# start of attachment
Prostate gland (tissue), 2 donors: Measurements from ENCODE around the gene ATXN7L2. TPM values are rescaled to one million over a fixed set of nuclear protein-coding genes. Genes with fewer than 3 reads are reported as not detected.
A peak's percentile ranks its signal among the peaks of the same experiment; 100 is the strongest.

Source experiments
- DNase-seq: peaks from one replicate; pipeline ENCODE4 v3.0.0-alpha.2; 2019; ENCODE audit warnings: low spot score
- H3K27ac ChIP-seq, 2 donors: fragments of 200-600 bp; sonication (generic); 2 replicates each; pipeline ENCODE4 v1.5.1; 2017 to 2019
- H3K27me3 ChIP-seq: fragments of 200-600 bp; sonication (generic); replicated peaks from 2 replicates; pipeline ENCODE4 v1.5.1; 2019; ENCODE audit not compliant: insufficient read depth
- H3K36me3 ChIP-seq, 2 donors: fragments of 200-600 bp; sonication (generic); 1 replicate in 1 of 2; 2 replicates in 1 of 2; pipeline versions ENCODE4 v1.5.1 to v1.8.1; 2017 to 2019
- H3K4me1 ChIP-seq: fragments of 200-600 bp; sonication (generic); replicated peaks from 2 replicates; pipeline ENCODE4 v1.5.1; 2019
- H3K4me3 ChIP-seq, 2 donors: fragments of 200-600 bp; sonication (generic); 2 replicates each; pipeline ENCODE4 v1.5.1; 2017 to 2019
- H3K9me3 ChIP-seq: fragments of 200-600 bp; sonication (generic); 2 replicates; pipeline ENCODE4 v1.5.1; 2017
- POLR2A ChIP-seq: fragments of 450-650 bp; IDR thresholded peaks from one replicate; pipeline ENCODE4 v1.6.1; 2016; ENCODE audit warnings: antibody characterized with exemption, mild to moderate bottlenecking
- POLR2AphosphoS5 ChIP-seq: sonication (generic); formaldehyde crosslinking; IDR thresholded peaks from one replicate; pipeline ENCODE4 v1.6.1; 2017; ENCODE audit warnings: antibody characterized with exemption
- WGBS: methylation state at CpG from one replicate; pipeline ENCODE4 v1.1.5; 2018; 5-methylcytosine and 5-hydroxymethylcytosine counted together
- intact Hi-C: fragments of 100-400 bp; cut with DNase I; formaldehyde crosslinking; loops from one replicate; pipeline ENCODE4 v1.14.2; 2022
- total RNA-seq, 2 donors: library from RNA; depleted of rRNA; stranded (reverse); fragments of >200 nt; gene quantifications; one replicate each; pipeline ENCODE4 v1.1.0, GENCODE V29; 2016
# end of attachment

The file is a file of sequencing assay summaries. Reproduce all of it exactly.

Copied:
Prostate gland (tissue), 2 donors: Measurements from ENCODE around the gene ATXN7L2. TPM values are rescaled to one million over a fixed set of nuclear protein-coding genes. Genes with fewer than 3 reads are reported as not detected.
A peak's percentile ranks its signal among the peaks of the same experiment; 100 is the strongest.

Source experiments
- DNase-seq: peaks from one replicate; pipeline ENCODE4 v3.0.0-alpha.2; 2019; ENCODE audit warnings: low spot score
- H3K27ac ChIP-seq, 2 donors: fragments of 200-600 bp; sonication (generic); 2 replicates each; pipeline ENCODE4 v1.5.1; 2017 to 2019
- H3K27me3 ChIP-seq: fragments of 200-600 bp; sonication (generic); replicated peaks from 2 replicates; pipeline ENCODE4 v1.5.1; 2019; ENCODE audit not compliant: insufficient read depth
- H3K36me3 ChIP-seq, 2 donors: fragments of 200-600 bp; sonication (generic); 1 replicate in 1 of 2; 2 replicates in 1 of 2; pipeline versions ENCODE4 v1.5.1 to v1.8.1; 2017 to 2019
- H3K4me1 ChIP-seq: fragments of 200-600 bp; sonication (generic); replicated peaks from 2 replicates; pipeline ENCODE4 v1.5.1; 2019
- H3K4me3 ChIP-seq, 2 donors: fragments of 200-600 bp; sonication (generic); 2 replicates each; pipeline ENCODE4 v1.5.1; 2017 to 2019
- H3K9me3 ChIP-seq: fragments of 200-600 bp; sonication (generic); 2 replicates; pipeline ENCODE4 v1.5.1; 2017
- POLR2A ChIP-seq: fragments of 450-650 bp; IDR thresholded peaks from one replicate; pipeline ENCODE4 v1.6.1; 2016; ENCODE audit warnings: antibody characterized with exemption, mild to moderate bottlenecking
- POLR2AphosphoS5 ChIP-seq: sonication (generic); formaldehyde crosslinking; IDR thresholded peaks from one replicate; pipeline ENCODE4 v1.6.1; 2017; ENCODE audit warnings: antibody characterized with exemption
- WGBS: methylation state at CpG from one replicate; pipeline ENCODE4 v1.1.5; 2018; 5-methylcytosine and 5-hydroxymethylcytosine counted together
- intact Hi-C: fragments of 100-400 bp; cut with DNase I; formaldehyde crosslinking; loops from one replicate; pipeline ENCODE4 v1.14.2; 2022
- total RNA-seq, 2 donors: library from RNA; depleted of rRNA; stranded (reverse); fragments of >200 nt; gene quantifications; one replicate each; pipeline ENCODE4 v1.1.0, GENCODE V29; 2016